“We’ll do all that we can to get this decision reversed,” Duprey said.
“I don’t know what led up to this decision; nobody does. Certainly, next week I will be following up with this.”
Franklin County Legislative Chairman D. Billy Jones of Chateaugay said the announcement hit them like a “ton of bricks.”
“We’re taken aback, but we’re going to prove the positive,” he said.
“We can show that, as of early next year, we’ll cut the energy costs at that facility with the new natural gas lines coming in,” he said. “We have plans for a windmill over there, and it’s a useful facility for parolees.
“We can also prove land value. With anything below Albany, the property value is going to be twice or three times what it is in the North Country. We can prove that this facility is worthwhile to keep open for New York state.”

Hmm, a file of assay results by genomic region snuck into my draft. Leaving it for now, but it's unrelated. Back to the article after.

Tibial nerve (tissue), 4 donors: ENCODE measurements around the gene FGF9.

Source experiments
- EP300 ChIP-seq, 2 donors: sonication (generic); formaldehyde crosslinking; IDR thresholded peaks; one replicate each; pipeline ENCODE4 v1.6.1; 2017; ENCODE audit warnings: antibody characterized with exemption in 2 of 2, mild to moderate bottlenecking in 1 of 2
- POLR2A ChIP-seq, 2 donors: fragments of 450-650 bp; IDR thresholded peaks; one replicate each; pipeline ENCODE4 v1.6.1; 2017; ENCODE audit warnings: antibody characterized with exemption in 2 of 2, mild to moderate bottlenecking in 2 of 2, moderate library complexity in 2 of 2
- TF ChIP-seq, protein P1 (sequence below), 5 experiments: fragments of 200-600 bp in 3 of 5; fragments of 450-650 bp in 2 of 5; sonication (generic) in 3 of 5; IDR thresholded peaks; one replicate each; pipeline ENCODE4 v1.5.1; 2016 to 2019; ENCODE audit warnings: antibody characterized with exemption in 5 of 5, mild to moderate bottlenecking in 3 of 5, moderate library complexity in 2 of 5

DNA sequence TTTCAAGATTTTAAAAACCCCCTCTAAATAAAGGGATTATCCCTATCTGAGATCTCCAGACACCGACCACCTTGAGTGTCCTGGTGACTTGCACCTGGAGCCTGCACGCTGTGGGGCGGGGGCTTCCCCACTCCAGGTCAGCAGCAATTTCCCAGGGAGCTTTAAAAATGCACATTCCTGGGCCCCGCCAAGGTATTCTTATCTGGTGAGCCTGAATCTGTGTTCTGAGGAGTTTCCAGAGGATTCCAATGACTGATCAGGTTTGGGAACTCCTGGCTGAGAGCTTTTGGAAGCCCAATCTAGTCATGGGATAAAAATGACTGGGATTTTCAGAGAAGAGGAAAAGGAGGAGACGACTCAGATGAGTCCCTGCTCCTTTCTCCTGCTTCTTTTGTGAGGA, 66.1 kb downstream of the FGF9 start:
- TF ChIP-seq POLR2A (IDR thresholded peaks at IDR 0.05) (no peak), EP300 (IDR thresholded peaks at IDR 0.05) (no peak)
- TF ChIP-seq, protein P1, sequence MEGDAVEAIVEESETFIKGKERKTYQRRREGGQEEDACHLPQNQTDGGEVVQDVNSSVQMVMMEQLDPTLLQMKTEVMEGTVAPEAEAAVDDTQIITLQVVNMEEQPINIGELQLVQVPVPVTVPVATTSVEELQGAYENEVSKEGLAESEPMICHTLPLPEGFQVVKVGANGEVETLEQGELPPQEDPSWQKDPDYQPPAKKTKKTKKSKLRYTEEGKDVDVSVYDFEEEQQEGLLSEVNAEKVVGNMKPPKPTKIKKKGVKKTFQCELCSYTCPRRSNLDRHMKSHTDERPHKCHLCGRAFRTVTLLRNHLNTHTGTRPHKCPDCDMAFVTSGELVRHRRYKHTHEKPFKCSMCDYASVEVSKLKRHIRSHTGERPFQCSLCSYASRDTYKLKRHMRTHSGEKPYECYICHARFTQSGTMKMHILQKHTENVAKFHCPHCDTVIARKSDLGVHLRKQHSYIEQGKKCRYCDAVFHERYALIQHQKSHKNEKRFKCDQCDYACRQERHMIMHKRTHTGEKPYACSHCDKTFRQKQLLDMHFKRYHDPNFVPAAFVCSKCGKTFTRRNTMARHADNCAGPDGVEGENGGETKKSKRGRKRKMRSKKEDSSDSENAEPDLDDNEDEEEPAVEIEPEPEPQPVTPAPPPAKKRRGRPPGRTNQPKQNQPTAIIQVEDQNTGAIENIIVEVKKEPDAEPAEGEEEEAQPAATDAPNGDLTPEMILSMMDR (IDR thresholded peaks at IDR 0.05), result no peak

‘CLOCK IS TICKING’
Franklin County Legislator Paul Maroun said he is sure there will be a budget battle ahead over Chateaugay.
“As a legislator, I’m concerned about any time we talk about losing jobs in Franklin County. That’s 111 jobs that would be lost at a time when the governor is trying to increase economic development here.”
Overall, Maroun said, three pressing questions remain unanswered with the plan to close Chateaugay.
“What about the safety and security of correction officers — where are these transfers going to go, and will it overcrowd another facility?
“I think there are 75 correction officers at Chateaugay, are we going to lose those in the county? That building is fairly new, and what happens to that?
“We’ve got Lyon Mountain (correctional) that was just sold way under value; we’ve got Camp Gabriels that hasn’t sold in four years.